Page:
With the watch collecting world still reeling from the shock of Rolex’s 50mm titanium Deepsea Challenge, your humble blogger continues his trek through the recent history of extreme dive watches. Today, we’re revisiting the gnarliest Blancpain Fifty Fathoms ever to hail from Les Brassus.

You only get one chance to make a first impression, and Blancpain made one for the ages with the 1953 Fifty Fathoms. It’s famous for setting the format of the modern dive watch – and doing so by beating the Rolex Submariner to market by a hot minute. 2011’s monstrous Fifty Fathoms “X Fathoms” wasn’t another attempt to define a genre, but it remains a formidable statement of capability and Blancpain’s ability to innovate in a segment it created.

To be precise, the X Fathoms was the third entry in a close chronology of luxury dive watches after the core reference 5015 of 2007 and the 48mm titanium reference 50015 of 2009. The latter year also brought 500 Fathoms GMT, and observers could have concluded that Blancpain’s honor had been satisfied. But as often happens with monsters of the deep, something massive lay just beneath the surface.

And at 55.65mm in diameter, the 2011 “X Fathoms” is massive. Primary, secondary, and tertiary roles of this machine are, respectively, “gauge,” “gauntlet,” and “gadget.” Only in the quaternary sense is this a “wristwatch.”

Start with the specs. Basic water resistance is 300 meters; the mechanical depth gauge is calibrated down to 90 meters. It is hyper-sensitive and capable of resolving increments of 30 centimeters. For decompression reference and post-dive documentation, a memory display highlights the maximum depth reached during a dive. Saturation divers can rest easy knowing that their $40,700 investment is protected from helium detonation by a gas escape valve.

And for – small-s – submariners surfacing from depths at which nitrogen enters the bloodstream, a five-minute countdown chronograph is included to time each decompression step during the surfacing process.

Let’s discuss the elephant seal in the room: size. No normal human being can wear a 55mm+ watch, and there aren’t enough people named “Schwarzenegger” and “Stallone” to fulfill even the limited production ambitions of Blancpain product planners. Something new was required.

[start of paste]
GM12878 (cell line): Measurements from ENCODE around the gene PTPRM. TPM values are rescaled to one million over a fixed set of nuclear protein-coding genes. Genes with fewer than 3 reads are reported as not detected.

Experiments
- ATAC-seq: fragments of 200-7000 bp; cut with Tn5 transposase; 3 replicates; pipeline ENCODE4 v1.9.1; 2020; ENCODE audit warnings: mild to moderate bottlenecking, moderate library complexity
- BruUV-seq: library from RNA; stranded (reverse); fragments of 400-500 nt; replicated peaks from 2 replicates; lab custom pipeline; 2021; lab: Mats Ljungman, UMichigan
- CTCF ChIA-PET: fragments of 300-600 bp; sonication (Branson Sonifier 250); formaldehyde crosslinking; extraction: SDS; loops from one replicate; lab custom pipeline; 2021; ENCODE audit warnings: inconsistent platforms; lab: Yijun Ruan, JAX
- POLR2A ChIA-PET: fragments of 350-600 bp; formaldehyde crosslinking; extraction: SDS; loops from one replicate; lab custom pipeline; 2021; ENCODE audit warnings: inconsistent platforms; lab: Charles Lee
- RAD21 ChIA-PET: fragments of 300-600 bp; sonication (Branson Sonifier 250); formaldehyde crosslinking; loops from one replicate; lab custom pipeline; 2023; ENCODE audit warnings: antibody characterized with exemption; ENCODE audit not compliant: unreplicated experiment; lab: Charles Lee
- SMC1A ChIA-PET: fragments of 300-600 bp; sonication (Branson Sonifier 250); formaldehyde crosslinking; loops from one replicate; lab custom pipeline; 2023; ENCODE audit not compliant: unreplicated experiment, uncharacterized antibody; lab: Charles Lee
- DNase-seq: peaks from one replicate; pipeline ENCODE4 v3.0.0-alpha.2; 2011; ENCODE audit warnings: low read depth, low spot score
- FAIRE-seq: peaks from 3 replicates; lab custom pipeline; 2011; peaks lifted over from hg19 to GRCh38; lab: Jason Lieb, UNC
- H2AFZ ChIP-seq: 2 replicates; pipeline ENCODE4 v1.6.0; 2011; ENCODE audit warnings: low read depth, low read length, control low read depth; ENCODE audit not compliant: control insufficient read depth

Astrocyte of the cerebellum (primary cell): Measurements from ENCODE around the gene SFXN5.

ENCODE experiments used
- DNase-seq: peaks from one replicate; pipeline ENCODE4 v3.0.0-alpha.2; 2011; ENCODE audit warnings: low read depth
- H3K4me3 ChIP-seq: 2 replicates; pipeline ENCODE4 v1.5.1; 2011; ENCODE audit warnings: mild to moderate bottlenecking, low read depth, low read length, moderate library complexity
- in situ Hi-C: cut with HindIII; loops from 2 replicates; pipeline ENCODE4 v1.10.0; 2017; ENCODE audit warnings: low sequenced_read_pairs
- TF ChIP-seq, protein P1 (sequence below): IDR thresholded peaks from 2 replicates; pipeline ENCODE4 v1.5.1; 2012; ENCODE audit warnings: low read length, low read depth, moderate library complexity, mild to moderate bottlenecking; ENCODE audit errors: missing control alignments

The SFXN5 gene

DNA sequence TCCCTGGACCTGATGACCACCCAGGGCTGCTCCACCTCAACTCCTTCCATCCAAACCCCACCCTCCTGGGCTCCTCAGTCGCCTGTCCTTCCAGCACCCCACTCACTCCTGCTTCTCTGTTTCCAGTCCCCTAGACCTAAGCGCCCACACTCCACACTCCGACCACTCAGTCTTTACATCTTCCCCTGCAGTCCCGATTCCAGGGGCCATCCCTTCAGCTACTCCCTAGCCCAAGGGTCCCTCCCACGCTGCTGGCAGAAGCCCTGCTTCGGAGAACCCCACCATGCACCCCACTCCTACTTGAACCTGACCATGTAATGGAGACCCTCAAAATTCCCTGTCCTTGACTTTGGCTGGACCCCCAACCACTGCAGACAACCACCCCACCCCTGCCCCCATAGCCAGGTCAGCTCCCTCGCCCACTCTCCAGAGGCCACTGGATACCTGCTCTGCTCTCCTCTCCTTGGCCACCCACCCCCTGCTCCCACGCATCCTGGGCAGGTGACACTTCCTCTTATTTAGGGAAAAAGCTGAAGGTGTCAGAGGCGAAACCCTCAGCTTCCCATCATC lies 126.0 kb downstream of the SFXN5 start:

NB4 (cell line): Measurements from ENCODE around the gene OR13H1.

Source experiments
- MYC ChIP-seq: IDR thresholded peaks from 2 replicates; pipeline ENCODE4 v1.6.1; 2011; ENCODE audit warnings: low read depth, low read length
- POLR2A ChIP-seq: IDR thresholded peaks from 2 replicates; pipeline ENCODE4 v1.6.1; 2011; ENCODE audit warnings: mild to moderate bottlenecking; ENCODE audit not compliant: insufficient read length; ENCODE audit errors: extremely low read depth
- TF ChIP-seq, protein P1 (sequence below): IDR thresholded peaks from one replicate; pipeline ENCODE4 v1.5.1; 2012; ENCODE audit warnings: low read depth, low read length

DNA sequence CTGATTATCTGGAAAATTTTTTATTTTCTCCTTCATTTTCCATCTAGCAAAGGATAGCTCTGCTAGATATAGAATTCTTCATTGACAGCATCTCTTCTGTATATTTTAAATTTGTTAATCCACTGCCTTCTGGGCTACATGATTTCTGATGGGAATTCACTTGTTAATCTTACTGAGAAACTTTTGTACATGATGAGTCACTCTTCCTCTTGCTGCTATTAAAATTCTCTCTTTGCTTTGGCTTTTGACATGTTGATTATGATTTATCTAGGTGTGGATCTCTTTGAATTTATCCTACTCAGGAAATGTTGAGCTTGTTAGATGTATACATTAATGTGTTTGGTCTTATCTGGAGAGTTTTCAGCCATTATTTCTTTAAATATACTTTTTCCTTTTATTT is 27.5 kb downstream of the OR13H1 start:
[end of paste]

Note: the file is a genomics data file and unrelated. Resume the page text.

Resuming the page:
In order to mate the hulking reference 5018 to a sub-Na’vi-sized arm, Blancpain created what it describes as the “world’s most complicated injected rubber strap ever conceived.” Composed of 14 primary components, the gauntlet-like band enabled an uneasy anschluß of wrist and watch. This isn’t the kind of timepiece that fits under a cuff, and even with its ergonomic gymnastics, the character of the “X” on a wrist is that of an aggressive power annexing a small neighboring state.

And you had better be happy with the occupation force, because no other bands are offered with the watch.

Beyond its wild price, size, and headline innovations, the X Fathoms boasts a solid roster of features familiar to any post-2007 Fifty Fathoms owner. The exotic caliber 9918B is based on the regular 1315, and key capabilities include automatic winding, a five-day power reserve, hacking seconds, a free-sprung balance, and three mainspring barrels. Blancpain’s much-loved sapphire bezel cap is retained to maintain the high-luxe aesthetic of the model 5015, and the bezel operates with unidirectional action.

Rolex remains the name of reference in the dive watch market. Now that the Rolex 126067 has hit the high seas, Rolex can claim for the first time in a while to be a leader in dive watch technology. But for those with big wrists, big budgets, and offbeat tastes to match, there’s a 55.65mm alternative from the Vallee de Joux. Just remember; it goes on your wrist, not your bicep.